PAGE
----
Gyarmathy said some sixth- through eighth-grade students still want to play, but in middle school that’s not considered “cool.”

“We believe kids learn from each other,” Gyarmathy said.

Fifth-grader Teagon Filoon said her favorite experience was when she went to Earth Teach Park, John Muir’s outdoor campus off Dead Indian Memorial Road. Teagon said her class took a night hike and got to play games in the dark, then at the end could walk back to camp alone.

“Without a buddy,” Teagon emphasized. “It was pretty fun because you got to hear the silence and the trees and everything, it was really nice. We had a great time.”

Gyarmathy said they try to get all 125 students outside once a week if possible, in addition to the backpacking and outdoor education trips for fourth- through eighth-graders.

Fifth-grader Parker Wildman said she doesn’t mind having classes with both older and younger kids.

“It gives you a wider variety of friends,” Parker said.

Parker said her favorite part of the school is the outdoor adventures. She said her favorite trip was an overnight excursion to Bandon, where she and her friends played in the tide under the moonlight.

In addition to outdoor education, Gyarmathy said, students receive 60 minutes a week of music education and spend another 90 minutes learning about art. She said an artist has come in every week to instruct the students on a different art form, from painting to doll making, this year.

Students also take trips to the Oregon Shakespeare Festival.

This spring, the Stories Alive group is offering a free session on creative writing in which students will act out their stories.

She said the goal is to eventually allow the kindergarten though third-grade students the same opportunities as the older students, but right now the funding isn’t as readily available.

She said it costs approximately $9,000 to fund the fourth through eighth grade. She said the school takes advantage of scholarships, grants, money raised by the parent-teacher collective and other sources as much as possible.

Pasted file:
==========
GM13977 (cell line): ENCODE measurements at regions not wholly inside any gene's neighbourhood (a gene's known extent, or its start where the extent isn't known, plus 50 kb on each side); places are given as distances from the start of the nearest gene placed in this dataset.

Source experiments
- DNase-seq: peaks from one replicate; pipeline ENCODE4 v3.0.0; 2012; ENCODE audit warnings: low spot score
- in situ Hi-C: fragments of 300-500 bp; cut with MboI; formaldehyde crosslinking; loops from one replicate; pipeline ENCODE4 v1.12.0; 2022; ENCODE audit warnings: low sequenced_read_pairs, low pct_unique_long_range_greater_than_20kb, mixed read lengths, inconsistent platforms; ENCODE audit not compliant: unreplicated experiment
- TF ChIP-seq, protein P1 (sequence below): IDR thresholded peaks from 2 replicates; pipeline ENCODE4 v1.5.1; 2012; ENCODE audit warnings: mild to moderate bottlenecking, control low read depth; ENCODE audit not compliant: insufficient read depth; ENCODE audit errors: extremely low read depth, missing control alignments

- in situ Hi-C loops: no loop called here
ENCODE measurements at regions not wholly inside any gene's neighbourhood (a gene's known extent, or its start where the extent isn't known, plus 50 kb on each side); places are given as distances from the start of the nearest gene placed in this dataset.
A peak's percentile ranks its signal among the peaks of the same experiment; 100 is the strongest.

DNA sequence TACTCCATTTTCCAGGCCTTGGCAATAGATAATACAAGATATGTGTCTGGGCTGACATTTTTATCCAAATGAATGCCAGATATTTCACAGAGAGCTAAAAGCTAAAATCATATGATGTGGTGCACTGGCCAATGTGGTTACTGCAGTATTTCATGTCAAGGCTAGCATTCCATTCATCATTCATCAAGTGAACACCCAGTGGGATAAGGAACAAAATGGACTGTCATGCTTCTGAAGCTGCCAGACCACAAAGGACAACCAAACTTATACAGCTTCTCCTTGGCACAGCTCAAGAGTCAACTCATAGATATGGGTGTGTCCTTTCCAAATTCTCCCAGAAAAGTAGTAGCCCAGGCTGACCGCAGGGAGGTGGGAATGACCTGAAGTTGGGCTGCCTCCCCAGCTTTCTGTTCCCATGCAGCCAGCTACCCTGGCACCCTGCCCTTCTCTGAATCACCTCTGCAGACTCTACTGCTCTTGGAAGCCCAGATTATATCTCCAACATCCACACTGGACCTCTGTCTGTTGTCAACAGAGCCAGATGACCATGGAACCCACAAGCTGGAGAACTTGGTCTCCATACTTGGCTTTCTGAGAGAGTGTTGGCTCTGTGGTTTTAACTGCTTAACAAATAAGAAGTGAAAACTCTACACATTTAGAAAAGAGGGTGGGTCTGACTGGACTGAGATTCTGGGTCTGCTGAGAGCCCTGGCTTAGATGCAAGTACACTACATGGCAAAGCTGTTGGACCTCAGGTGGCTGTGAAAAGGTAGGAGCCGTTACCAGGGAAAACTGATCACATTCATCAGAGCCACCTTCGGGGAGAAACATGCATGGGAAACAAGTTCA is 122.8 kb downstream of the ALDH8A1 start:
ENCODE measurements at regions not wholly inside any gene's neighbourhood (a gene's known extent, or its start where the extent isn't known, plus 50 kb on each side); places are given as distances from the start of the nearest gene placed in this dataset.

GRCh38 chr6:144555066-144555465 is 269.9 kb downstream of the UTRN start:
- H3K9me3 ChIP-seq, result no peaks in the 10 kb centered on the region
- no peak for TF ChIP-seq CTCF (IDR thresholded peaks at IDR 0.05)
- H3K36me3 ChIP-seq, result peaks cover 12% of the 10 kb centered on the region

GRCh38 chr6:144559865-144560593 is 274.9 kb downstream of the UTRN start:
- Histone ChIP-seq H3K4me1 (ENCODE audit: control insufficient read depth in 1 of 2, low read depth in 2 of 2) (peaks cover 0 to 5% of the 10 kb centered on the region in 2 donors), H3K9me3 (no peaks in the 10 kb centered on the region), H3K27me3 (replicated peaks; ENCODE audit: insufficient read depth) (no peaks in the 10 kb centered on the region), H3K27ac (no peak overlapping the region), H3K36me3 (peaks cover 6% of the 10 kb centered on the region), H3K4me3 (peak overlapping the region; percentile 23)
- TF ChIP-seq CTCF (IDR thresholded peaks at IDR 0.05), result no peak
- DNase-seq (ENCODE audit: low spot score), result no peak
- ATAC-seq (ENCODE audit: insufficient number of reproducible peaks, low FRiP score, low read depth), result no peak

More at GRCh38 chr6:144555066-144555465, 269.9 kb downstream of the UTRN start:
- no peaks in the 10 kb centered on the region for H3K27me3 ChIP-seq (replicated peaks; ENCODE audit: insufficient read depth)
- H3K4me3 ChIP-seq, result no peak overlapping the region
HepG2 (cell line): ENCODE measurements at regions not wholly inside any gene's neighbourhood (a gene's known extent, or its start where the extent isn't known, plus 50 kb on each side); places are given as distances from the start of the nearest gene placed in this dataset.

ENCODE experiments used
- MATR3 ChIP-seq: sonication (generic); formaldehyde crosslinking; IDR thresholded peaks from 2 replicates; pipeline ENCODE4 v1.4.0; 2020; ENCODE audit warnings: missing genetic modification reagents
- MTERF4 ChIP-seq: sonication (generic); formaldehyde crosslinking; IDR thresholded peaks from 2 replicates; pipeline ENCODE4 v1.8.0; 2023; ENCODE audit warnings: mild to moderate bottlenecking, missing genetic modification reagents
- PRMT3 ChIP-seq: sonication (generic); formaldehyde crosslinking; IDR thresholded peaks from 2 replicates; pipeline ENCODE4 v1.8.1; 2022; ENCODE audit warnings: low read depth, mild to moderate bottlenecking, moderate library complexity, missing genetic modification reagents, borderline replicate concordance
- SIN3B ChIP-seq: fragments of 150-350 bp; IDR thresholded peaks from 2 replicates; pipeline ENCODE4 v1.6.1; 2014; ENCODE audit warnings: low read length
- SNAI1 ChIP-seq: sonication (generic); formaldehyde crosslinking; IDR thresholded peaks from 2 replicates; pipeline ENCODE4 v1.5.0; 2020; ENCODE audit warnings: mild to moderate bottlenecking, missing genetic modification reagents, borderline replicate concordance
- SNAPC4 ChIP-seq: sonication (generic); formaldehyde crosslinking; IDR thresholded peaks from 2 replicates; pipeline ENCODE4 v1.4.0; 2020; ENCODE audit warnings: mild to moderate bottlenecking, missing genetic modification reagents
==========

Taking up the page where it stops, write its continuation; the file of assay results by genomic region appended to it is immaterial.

There’s also a suggested donation when new students arrive, ranging from $40 to $200, depending on the grade levels.

“You’ll find there’s lots of research which shows that kids need to be exposed to outdoor education,” Gyarmathy said. She then quoted psychologist Lev Vygotsky, “Children grow into the environment around them.”

“So, you put kids in that environment,” Gyarmathy said.

She said the school is commensurate with the school district, it just gets to work differently from the average school structure.

Gyarmathy said John Muir originated with the encouragement of parents in Walker Middle School’s basement and officially opened fall of 2006.

There are 125 students accepted every year.

Applications are accepted now through Saturday, April 13. Students are chosen randomly through a lottery process. The lottery will be drawn April 18 this year.

Gyarmathy encourages anyone interested to apply.

“Things change, families change or move. There are always spots opening up,” Gyarmathy said. “You just never know.”

To apply, either stop by the office at 100 Walker Ave., located in the middle of the Walker Middle School building. Or see the school’s website at ashland.k12.or.us/SectionIndex.asp?SectionID=64.

Contact Tidings reporter Caitlin Fowlkes at cfowlkes@rosebudmedia.com or 541-776-4496. Follow her on Twitter @cfowlkes6.

Sixth-, seventh- and eighth-graders camp at Lava Beds National Monument as part of a geology unit study at the John Muir School last fall. Courtesy photo